By Stephanie Zacharek
By Simon Abrams
By Michelle Orange
By Alan Scherstuhl
By Nick Schager
By Amy Nicholson
By The Invisible Woman
By I Used to Be Darker
Movie buffs who are in the mood for a little blood, deceit and darkness need look no further than this week's second annual Longmont Film Festival, which presents three film noir classics Thursday and Friday at the Longmont Performing Arts Center, 513 Main Street.
At 7 p.m. Thursday, Colorado Public Radio film critic Howie Movshovitz will introduce D.O.A., Rudolph Mate's tense 1949 thriller in which a small-town businessman, played by Edmond O'Brien, desperately searches the streets of San Francisco for the man who poisoned him -- before the deadly time bomb in his system can take effect.
At 3 p.m. Friday, catch He Walked by Night, the 1948 masterpiece told in semi-documentary style about a police manhunt for a cunning cop-killer in Los Angeles. Richard Basehart and Scott Brady star, and Alfred L. Werker is credited as director -- even though noir fans can tell you that Anthony Mann also stood behind the camera.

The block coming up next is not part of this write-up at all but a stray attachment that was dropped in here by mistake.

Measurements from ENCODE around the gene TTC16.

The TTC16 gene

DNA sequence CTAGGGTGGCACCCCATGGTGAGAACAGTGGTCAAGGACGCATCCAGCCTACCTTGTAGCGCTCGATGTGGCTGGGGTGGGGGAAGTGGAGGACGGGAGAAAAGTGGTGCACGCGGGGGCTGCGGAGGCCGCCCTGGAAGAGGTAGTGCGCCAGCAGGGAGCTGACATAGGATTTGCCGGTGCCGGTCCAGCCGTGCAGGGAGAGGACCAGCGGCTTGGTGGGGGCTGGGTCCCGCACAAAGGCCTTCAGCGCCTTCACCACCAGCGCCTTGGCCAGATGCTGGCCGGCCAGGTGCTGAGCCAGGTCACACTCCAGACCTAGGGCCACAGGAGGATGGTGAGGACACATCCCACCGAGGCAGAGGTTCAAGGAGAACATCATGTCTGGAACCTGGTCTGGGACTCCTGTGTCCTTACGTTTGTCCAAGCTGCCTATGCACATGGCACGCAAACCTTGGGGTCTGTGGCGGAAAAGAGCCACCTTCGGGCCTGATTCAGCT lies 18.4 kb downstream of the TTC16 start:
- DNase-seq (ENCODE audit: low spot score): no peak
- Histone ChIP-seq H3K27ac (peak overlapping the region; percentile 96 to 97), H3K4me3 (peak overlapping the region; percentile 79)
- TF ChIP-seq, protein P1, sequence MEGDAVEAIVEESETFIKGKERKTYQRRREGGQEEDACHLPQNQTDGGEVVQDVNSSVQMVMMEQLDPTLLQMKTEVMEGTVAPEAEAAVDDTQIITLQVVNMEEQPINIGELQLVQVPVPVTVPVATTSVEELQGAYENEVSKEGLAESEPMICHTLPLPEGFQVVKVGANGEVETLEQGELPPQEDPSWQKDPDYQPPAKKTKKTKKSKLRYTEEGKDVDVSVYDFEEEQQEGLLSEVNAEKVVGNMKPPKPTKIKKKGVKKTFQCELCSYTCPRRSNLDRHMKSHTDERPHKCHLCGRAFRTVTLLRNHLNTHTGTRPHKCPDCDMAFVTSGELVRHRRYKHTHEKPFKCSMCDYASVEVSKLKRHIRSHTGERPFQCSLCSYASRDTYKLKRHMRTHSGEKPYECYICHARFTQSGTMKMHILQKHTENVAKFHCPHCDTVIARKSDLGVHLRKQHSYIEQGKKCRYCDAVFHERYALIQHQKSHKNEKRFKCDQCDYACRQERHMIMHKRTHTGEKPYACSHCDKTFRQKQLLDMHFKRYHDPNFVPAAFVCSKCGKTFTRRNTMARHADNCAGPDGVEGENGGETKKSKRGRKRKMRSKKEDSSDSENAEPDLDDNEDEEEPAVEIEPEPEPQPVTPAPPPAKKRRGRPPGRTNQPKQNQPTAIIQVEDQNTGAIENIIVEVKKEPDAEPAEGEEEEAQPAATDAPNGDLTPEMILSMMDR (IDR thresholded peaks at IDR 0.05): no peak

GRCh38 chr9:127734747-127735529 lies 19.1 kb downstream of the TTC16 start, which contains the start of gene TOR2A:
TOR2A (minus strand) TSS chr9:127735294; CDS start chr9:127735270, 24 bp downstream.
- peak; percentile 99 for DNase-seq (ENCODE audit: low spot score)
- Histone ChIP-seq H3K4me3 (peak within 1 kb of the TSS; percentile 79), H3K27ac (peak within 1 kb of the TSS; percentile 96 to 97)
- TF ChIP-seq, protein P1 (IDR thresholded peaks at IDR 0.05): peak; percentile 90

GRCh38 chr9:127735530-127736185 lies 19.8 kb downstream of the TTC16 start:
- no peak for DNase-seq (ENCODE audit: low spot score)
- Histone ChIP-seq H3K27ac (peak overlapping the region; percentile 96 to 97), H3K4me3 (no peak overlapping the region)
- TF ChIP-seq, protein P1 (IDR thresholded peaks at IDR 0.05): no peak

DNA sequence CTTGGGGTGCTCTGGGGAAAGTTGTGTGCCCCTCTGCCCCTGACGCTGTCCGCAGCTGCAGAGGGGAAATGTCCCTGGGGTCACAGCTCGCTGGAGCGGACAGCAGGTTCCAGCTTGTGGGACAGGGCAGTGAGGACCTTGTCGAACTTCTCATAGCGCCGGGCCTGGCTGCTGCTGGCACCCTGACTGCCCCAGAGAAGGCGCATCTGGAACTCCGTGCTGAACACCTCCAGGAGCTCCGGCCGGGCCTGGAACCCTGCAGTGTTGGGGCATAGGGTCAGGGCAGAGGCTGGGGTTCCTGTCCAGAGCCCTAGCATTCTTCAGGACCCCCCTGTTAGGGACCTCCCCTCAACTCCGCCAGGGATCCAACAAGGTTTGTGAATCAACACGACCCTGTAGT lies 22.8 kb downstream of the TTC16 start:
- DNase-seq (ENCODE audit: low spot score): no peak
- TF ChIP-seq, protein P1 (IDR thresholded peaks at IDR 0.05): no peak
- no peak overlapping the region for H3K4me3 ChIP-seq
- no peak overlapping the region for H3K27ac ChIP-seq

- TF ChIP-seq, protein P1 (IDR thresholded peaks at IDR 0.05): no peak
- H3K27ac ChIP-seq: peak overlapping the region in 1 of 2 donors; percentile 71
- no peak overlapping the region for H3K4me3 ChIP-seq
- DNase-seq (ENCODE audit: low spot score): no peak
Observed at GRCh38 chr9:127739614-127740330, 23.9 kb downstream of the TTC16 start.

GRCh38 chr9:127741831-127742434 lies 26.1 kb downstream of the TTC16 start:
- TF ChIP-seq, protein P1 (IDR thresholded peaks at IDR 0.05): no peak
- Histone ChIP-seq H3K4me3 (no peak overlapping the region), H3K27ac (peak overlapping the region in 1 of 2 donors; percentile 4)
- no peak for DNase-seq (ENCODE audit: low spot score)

At 7 p.m. Friday, Colorado University Film Studies chairman Jim Palmer introduces 1950's In a Lonely Place, featuring tough guy Humphrey Bogart as a jaded Hollywood screenwriter who's struggling to clear himself of a murder rap and promptly runs afoul of steamy femme fatale Gloria Grahame. Nicholas Ray, who also gave us They Live by Night and Rebel Without a Cause, directed with his usual panache.
Need comic relief? Each film will be accompanied by a Three Stooges short. For information, call 303-678-7869.
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